Black Metropolis Racism

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The effects of segregation and racism forcibly isolated black communities. From this forced exclusion, arose within Chicago, the Black Metropolis. The blatant and violent expression of white individuals in response to integration and black social upward mobility only served to further reinforce the promotion of a collective race consciousness within black communities. The Great Migration was a result of migrants being motivated to find autonomy through achieving an adapted version of the “American Dream” in order to find reprieve from the hardships and struggles that impeded their ability to attain success in the South. The dream of the Black Metropolis was comparable to the “American Dream”, if not an evolved version of it. The dream ascribed…show more content…
Chicago’s Black Metropolis, Bronzeville in particular, utilized the actions and restrictions of Jim Crow, to mobilize and “...[sanitize] the most brutal elements of the…era.” Black leaders aimed to revitalize the their communities and purvey its attractiveness to investors to consciously create an atmosphere of black solidarity and impact in order to showcase a “...[minimization of] the extent and nature of white control over the neighborhood.” Chicago’s black community thrived in the environment it created within its confines; Jesse Binga established and invested in the Thirty-Fifth and State Street district and quite literally, built that area from the ground up using black capital and…show more content…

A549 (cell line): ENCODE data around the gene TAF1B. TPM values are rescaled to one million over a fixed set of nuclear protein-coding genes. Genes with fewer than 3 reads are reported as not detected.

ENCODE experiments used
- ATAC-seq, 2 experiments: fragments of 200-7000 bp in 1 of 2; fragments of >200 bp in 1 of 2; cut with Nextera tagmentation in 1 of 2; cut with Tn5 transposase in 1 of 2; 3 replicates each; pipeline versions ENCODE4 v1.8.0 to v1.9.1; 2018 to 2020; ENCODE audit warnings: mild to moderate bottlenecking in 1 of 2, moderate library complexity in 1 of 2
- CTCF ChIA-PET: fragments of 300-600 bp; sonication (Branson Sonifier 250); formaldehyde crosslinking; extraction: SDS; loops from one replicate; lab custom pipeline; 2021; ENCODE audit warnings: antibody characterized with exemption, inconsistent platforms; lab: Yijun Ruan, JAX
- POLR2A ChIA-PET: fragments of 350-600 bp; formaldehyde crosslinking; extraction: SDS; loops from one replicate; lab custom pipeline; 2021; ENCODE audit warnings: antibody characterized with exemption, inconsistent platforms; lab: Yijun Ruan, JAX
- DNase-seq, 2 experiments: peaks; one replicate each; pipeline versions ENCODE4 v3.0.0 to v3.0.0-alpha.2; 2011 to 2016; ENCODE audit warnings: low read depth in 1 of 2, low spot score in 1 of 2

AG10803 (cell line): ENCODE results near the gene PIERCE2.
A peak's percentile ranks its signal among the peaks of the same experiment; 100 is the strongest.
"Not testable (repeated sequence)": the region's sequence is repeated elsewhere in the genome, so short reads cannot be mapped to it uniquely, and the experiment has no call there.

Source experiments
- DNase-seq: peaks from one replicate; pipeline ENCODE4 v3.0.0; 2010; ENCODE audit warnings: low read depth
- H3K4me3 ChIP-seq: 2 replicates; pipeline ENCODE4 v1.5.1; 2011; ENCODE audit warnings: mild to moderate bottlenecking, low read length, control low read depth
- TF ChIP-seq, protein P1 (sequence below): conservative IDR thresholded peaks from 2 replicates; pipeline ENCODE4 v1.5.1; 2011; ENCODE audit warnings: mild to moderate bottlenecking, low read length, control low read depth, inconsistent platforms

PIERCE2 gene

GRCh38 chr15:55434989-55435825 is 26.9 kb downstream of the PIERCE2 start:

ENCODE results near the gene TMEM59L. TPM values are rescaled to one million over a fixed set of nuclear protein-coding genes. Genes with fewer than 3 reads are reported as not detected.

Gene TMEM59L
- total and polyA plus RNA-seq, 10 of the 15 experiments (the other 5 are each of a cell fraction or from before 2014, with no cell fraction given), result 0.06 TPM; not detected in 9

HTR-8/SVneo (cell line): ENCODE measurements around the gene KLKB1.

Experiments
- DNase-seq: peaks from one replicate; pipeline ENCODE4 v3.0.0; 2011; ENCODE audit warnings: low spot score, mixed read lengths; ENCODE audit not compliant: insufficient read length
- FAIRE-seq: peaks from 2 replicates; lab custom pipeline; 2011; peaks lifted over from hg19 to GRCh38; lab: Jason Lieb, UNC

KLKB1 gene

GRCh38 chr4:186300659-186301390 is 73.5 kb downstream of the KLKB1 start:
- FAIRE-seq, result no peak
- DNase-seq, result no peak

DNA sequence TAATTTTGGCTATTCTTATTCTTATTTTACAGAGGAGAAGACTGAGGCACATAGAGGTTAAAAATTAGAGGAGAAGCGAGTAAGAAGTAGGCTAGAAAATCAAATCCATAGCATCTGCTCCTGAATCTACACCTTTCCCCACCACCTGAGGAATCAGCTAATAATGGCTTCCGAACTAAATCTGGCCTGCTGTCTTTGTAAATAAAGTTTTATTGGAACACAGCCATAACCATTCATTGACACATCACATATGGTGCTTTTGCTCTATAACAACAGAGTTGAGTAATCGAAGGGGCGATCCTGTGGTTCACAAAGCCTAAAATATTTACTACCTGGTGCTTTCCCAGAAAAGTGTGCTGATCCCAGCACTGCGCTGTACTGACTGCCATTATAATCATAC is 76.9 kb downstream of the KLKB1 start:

Accordingly, their dreams and aspirations of their proximity to the “American Dream” were encouraged and propagated by the ease of which jobs initially greeted them as they sought to enter the workforce in Chicago. The rapid influx of the black Southerners met the unskilled labor niche that factories were looking so desperately to fill. The initial prosperity of African Americans weighed heavily on this respect. The Black Metropolis began as a community with a significant working class that retained the ability for upward social mobility. Nonetheless, as the numbers of migrants rose and number of available labor opportunities fell, the autonomy of many black individuals within Chicago followed. A major challenge was also the fierce opposition from white communities that strived to keep Jim Crow enforced and strong. The vehement protest against integration and the constant violence against black elites who attempted to cross racial barriers, severely hindered the advancement of the Black

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